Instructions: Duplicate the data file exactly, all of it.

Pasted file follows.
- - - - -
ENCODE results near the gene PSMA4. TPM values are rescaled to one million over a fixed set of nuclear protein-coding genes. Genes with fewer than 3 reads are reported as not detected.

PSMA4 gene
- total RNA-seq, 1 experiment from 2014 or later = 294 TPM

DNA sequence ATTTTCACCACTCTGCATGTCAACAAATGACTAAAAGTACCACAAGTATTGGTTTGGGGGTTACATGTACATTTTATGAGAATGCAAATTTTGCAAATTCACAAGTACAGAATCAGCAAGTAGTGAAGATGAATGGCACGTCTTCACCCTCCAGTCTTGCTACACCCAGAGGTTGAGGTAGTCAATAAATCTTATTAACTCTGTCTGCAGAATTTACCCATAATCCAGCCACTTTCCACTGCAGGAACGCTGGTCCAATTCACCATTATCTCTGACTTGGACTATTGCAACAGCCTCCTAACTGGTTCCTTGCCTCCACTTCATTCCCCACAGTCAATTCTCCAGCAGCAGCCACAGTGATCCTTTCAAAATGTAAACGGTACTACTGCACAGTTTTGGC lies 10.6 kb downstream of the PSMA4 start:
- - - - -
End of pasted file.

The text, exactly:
ENCODE results near the gene PSMA4. TPM values are rescaled to one million over a fixed set of nuclear protein-coding genes. Genes with fewer than 3 reads are reported as not detected.

PSMA4 gene
- total RNA-seq, 1 experiment from 2014 or later = 294 TPM

DNA sequence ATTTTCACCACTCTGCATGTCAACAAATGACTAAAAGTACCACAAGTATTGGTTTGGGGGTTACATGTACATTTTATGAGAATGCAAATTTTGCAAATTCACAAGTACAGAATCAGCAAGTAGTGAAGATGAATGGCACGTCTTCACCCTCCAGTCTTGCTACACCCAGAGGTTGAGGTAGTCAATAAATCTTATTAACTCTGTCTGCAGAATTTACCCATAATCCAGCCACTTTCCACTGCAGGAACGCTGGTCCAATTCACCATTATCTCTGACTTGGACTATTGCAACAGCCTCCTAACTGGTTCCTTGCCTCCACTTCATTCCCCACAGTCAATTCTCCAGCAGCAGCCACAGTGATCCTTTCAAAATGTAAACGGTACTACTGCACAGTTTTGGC lies 10.6 kb downstream of the PSMA4 start: